Military Review English Edition November December 2016 | Page 131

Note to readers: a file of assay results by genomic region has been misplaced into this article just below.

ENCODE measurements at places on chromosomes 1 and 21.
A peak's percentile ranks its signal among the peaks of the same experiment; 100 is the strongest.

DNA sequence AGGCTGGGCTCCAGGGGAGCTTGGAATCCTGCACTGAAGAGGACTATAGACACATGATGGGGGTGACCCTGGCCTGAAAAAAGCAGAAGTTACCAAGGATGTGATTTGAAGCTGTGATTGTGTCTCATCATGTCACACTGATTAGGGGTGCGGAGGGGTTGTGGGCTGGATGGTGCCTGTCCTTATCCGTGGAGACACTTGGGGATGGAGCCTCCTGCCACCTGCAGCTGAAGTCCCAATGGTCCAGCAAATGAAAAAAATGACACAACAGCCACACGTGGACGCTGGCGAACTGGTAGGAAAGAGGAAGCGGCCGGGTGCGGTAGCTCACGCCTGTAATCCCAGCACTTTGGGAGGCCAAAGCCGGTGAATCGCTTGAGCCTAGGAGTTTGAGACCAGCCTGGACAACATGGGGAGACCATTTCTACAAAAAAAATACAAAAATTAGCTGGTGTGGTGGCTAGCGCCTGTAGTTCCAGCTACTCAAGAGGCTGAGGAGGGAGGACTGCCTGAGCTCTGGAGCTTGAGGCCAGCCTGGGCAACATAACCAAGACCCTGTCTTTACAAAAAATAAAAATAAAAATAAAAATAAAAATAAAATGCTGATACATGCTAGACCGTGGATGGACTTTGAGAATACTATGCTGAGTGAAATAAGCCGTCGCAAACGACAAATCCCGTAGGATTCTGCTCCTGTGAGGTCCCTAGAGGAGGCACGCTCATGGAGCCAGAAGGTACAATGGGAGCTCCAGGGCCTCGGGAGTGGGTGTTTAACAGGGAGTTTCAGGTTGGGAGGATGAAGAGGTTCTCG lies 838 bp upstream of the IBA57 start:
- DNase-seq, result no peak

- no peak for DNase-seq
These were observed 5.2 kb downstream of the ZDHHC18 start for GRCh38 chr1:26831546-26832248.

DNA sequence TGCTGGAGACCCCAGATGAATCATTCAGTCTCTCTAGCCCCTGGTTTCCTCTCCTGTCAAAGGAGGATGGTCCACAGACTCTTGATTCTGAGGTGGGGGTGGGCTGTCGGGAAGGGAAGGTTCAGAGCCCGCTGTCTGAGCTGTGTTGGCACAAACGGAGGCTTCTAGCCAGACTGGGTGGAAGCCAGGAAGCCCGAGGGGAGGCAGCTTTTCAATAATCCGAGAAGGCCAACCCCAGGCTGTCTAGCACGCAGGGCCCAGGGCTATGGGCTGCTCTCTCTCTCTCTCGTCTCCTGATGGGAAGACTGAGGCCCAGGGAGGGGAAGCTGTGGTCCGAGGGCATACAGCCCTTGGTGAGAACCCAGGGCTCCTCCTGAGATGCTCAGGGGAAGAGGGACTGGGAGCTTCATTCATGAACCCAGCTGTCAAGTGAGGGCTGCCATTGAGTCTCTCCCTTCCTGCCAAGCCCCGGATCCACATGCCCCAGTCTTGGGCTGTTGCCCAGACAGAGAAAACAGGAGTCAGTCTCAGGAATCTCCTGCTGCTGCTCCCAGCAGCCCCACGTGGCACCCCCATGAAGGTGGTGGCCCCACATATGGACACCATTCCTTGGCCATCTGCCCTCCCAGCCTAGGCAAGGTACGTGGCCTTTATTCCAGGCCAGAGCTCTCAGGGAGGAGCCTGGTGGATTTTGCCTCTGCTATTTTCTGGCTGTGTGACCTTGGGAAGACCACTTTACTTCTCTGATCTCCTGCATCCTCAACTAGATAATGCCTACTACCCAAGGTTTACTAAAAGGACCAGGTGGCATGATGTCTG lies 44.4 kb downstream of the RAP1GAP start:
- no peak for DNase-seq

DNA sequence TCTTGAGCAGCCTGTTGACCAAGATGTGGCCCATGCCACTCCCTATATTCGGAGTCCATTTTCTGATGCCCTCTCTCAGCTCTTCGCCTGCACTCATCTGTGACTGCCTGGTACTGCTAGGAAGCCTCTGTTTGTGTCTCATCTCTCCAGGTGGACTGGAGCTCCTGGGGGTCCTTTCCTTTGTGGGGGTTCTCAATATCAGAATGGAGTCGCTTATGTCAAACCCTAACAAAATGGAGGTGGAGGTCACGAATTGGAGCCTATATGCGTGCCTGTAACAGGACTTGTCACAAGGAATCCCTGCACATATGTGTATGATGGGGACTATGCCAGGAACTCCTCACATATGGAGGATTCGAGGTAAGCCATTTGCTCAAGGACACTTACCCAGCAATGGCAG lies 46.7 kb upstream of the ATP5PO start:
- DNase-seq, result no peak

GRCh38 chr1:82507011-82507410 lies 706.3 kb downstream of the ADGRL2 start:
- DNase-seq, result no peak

BOOK REVIEWS the more well-known maritime theorist and historian Adm. Alfred Thayer Mahan, 21st Century Sims is an edited work that combines selected works by a naval theorist— Sims in this case—with commentary and analysis written by Armstrong. A part of the U.S. Naval Institute’s 21st Century Foundations series, the purpose of this book is to stir professional discourse on theorists of the past and how their thoughts apply to the present and future. 21st Century Sims reveals how Sims’s value transcends the Navy as an exemplar for successfully meeting the future through innovation, education, and leadership. The main six chapters of the book all address topics along these lines; however, all point back to innovation. Armstrong writes, “As one of the U.S. Navy’s greatest innovators, and as a man who is not afraid to challenge the system, he offers an example that many of us can learn from today.” This is a great point and needs to be emphasized, but Armstrong could have discussed Sims’s pro-British views in more detail. While fighting against military conservatism is indeed a worthy and necessary endeavor, Sims perhaps went too far on occasion, straying too far into policy matters. In fact, his efforts earned him a reprimand from President William Taft and later caused friction with Adm. William S. Benson, the chief of naval operations. Perhaps, like J.F.C. Fuller, Adm. Hyman Rickover, and other innovators, friction is required—the question is balance. After the main chapters of the book, Armstrong has a thought-provoking and innovative approach to the conclusion. Rather than including and analyzing another of Sims’s articles, Armstrong includes a piece by Capt. Harry Baldrige. The reason this unusual approach works so well is the relationship between Sims and Baldridge. Baldridge’s piece, essentially a eulogy to a shipmate and mentor, acts as a superb conclusion to the book, and it emphasizes the importance of mentorship. Like the other books in the 21st Century Foundations series, this book is worth reading for naval and military audiences, as well as for those who are interested in innovation, especially innovation driven from within a large, established organization. Perhaps one of Armstrong’s most MILITARY REVIEW  November-December 2016 salient points on Sims is that “true innovation and reform are about ideas and people. Reading and learning from past innovation and from reform leaders like Sims can provide both inspiration and important lessons learned for today’s officers.” Armstrong effectively combines a great selection of Sims’s works, contextualizes these works well, and provides insightful commentary. Lt. Col. Jonathan Klug, U.S. Army, Fort Leavenworth, Kansas HAMMERHEAD SIX How Green Berets Waged an Unconventional War Against the Taliban to Win in Afghanistan’s Deadly Pech Valley Capt. Ronald Fry with Tad Tuleja, Hachette Books, New York, 2016, 400 Pages R onald Fry is a former U.S. Army Special Forces officer who commanded an operational detachment alpha (ODA) code-named “Hammerhead Six” in the Pech Valley of northeastern Afghanistan’s Kunar Province in 2003 and 2004. In Hammerhead Six: How Green Berets Waged an Unconventional War Against the Taliban to Win in Afghanistan’s Deadly Pech Valley, Fry chronicles the challenges he and his highly trained twelve-man team encountered during the early stages of what has become our nation’s longest war. Fry provides an entertaining yet relevant account of his team’s exploits while undertaking a “struggle against Al Qaeda and the Taliban for the hearts and minds of the people.” He provides an interesting perspective for those unfamiliar with unconventional warfare. Hammerhead Six internalized the Special Forces motto, De Oppresso Liber (To Free the Oppressed). Fry describes his team’s effort to build bonds of friendship and mutual respect with the indigenous people of the Pech Valley. He asserts that unconventional warfare is “an emotional as well as a military investment.” 129